Our brains AND our guts produce chemicals called Neurotransmitters. These Neurotransmitters help cells communicate with one another. Serotonin, which is considered the master NT for example is responsible for the actions in in mood, pain modulation, body temperature regulation, sexuality, metabolism, and the sleep/wake cycle. AND, with a 90% of this chemical produced in the gut, when our GI system is not working optimally, Serotonin is NOT a help and we begin to struggle with some of the things listed above.
What do you think about when you hear the word brain? Learning, focus, smarts, creative, language centers, vision, depression, anxiety, emotion? Sadly, we are experiencing a large rise in the number of brain related illnesses these days. Doesn’t it see like you or someone you know has been touched by Alzheimer’s or dementia? Or even more so with depression and/or anxiety?
Why Brain Health?
You might have read some of my information on gut health, but I almost always include brain health along with gut health. They go hand in hand, working together. If you follow the trail, systems are connected and helping one another. If we don’t work on them together and get to the root cause, we will be stuck on the gerbil wheel of healing…NOT gonna happen!
Here are a few recommendations for you to try, but I would like to offer you a chance to run a Neurotransmitter test to see what is going on behind the curtain in your brain that you cannot see:
Avoid chronic sleep deprivation; get at least 7 hours of solid sleep to improve brain performance.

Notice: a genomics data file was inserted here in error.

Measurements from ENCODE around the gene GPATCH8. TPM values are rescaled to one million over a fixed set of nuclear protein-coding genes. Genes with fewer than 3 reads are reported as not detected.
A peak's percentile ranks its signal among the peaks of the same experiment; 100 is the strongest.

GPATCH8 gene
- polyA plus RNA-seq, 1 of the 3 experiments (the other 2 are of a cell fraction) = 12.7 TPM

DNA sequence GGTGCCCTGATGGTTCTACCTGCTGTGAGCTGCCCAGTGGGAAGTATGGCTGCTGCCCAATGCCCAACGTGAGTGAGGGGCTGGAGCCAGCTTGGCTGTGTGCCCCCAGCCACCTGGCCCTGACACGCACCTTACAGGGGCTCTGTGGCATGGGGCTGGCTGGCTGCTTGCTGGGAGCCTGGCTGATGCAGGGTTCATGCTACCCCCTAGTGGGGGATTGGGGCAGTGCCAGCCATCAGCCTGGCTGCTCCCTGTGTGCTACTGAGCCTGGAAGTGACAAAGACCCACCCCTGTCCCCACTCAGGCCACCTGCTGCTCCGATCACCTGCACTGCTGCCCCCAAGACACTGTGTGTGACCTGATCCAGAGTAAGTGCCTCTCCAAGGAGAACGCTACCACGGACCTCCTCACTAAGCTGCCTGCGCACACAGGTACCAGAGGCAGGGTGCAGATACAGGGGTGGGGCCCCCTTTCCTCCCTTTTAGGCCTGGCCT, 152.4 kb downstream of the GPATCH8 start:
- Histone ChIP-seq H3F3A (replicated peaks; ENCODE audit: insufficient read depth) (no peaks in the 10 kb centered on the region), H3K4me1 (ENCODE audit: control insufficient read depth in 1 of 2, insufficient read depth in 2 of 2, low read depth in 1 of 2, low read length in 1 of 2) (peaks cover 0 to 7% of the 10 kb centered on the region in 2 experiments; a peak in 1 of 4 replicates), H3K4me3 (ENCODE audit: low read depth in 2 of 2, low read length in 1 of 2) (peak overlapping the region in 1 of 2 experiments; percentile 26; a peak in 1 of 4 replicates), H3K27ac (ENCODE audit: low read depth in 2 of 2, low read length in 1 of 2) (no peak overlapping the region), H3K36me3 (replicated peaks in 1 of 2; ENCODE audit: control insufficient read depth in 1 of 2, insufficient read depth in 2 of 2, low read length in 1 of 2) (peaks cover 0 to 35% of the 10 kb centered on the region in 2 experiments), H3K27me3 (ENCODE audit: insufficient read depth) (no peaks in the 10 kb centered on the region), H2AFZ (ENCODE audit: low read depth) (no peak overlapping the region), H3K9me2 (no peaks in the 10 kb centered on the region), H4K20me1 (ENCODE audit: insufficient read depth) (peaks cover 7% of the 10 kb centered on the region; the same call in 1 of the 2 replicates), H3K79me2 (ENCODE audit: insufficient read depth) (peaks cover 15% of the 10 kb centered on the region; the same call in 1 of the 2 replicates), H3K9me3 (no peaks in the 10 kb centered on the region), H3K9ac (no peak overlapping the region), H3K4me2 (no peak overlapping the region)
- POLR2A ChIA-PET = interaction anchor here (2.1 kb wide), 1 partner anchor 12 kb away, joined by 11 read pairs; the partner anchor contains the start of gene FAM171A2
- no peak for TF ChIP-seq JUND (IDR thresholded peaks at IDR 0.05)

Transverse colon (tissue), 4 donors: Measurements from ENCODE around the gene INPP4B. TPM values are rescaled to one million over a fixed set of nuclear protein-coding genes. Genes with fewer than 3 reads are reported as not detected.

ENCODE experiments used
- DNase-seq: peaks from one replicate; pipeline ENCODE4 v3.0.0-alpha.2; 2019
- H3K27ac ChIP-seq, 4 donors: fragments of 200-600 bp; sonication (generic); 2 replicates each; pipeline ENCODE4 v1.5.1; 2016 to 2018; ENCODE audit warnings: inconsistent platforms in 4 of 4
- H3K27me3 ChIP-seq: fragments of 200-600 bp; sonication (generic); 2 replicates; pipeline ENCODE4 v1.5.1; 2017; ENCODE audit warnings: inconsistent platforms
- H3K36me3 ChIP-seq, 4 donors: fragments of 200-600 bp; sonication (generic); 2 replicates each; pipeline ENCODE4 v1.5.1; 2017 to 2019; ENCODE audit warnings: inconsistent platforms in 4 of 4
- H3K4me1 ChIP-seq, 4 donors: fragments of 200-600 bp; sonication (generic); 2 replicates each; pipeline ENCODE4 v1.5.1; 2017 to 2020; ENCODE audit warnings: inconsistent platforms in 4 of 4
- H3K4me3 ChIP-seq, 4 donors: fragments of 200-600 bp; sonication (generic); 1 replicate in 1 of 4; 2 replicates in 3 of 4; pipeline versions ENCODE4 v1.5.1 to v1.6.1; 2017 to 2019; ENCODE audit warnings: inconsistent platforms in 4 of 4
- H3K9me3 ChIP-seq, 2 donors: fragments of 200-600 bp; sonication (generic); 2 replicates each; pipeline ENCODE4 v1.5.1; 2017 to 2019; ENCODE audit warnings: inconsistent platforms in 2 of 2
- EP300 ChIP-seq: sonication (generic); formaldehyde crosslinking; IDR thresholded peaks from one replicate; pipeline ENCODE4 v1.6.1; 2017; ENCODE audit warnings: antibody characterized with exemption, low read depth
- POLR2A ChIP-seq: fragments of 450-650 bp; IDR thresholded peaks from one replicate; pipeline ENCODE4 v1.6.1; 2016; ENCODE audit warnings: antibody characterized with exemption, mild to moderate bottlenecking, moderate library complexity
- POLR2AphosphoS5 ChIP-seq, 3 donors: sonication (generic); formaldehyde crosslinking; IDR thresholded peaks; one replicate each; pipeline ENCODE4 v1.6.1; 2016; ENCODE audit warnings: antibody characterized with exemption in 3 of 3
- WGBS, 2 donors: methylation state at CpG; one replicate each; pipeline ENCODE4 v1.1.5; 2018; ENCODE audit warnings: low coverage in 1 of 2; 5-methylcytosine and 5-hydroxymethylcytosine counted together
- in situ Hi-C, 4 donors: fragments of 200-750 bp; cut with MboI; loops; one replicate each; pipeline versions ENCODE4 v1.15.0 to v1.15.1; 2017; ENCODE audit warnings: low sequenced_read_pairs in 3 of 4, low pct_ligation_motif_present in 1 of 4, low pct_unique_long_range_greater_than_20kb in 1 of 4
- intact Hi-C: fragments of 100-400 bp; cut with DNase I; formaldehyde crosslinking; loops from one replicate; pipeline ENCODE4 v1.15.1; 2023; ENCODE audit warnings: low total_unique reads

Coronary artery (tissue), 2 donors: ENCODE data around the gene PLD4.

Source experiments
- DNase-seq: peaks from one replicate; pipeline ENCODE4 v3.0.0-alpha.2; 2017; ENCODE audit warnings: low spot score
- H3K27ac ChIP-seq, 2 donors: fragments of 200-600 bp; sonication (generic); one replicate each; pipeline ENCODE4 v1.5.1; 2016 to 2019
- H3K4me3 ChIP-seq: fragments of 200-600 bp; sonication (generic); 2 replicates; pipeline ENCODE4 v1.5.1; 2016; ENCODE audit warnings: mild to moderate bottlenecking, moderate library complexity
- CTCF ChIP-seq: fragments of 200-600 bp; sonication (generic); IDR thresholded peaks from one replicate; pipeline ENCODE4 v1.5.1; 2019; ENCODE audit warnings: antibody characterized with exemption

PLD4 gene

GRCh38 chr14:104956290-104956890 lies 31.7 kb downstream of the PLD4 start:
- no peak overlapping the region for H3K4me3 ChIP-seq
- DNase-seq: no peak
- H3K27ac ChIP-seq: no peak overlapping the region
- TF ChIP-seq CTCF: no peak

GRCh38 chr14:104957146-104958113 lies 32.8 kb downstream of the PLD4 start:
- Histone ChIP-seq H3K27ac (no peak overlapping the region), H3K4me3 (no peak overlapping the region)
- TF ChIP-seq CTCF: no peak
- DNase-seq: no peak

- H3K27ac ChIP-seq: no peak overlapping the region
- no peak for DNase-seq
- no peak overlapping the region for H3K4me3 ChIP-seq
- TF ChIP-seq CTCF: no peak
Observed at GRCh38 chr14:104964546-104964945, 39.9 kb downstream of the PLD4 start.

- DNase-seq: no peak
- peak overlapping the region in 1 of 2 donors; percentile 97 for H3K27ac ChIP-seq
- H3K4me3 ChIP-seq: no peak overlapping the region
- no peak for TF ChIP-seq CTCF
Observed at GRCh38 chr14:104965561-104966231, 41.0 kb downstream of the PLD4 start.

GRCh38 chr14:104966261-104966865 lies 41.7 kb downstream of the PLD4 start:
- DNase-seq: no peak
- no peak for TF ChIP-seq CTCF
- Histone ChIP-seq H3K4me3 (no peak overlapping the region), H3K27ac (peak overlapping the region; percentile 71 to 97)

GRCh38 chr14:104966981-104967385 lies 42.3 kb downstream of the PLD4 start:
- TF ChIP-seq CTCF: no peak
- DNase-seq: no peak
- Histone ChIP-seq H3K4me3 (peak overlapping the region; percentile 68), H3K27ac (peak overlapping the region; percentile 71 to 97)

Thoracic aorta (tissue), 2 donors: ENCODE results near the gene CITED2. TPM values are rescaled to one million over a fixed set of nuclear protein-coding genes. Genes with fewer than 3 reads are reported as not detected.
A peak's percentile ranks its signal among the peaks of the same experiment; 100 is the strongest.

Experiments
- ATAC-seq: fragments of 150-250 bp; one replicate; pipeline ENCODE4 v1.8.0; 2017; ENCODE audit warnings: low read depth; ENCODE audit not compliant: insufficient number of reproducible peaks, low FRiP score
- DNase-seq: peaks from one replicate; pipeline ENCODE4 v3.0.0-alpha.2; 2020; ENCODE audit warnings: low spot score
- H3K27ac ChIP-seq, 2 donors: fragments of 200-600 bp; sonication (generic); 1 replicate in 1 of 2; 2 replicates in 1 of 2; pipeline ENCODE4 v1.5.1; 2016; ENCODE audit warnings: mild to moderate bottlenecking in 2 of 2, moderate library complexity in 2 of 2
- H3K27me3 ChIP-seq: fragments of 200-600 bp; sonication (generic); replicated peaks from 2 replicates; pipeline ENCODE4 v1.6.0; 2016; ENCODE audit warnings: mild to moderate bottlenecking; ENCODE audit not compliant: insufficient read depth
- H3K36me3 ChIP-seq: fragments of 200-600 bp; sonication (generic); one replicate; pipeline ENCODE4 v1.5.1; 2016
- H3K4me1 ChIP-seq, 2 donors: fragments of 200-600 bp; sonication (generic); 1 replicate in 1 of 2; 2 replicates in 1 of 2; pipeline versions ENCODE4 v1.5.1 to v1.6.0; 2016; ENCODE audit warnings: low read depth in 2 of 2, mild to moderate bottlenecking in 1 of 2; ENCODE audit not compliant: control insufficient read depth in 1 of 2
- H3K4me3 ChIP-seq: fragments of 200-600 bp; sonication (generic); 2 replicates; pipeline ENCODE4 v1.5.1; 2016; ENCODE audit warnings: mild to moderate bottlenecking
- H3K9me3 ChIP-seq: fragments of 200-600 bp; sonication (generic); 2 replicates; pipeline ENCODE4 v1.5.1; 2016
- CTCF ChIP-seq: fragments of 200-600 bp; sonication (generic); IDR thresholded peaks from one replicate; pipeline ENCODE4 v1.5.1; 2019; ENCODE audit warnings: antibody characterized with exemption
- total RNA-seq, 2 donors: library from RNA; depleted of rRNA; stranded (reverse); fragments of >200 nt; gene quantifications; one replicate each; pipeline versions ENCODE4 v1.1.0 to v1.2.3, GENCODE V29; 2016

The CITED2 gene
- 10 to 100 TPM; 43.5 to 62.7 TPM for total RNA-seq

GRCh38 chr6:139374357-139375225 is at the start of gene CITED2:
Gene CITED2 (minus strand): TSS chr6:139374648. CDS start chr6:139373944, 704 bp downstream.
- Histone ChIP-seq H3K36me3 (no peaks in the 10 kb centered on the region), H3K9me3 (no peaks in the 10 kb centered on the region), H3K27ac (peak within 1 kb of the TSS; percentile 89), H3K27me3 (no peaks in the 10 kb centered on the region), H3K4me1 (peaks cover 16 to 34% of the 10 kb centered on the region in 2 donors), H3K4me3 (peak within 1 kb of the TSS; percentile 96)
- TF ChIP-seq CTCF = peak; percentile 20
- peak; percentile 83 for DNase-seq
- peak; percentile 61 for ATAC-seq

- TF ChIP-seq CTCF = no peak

Exercise early in the morning; aerobic exercises such as running, swimming and bicycling get extra oxygen to the brain and help build new brain cells; avoid exercising late in the evening, especially if difficulty with sleep exists.
Do not internalize stress; talk about and process thoughts with a confidant or counselor.
Practice stress-relieving techniques such as prayer, meditation, relaxation and listening to music.
Engage in brain-stimulating exercises such as crossword puzzles, Sudoku, and language learning, as well as physical exercises like ping pong, tennis and dancing that strengthen connections between new brain cells.
Stay socially engaged.
Dietary Tips and Caveats
Make good nutritional choices that will help build healthy bacteria and avoid inflammation.
Eat a gluten-free anti-inflammatory diet; drastically cut back on wheat, carbs and refined sugar, especially those in sodas and processed foods.
Add healthy omega-3 fats such as raw walnuts, flaxseeds and flax seed oil, wild-caught oily fish, chia seeds and dark, leafy greens; avoid trans fats.
Add healthy spices and herbs such as saffron, rosemary, turmeric, oregano, cloves and ginger to meals.
Eat a diet of unprocessed whole foods, abundant in organic, high antioxidant vegetables and fruits, especially berries that may improve short-term memory. Eat organic foods whenever possible.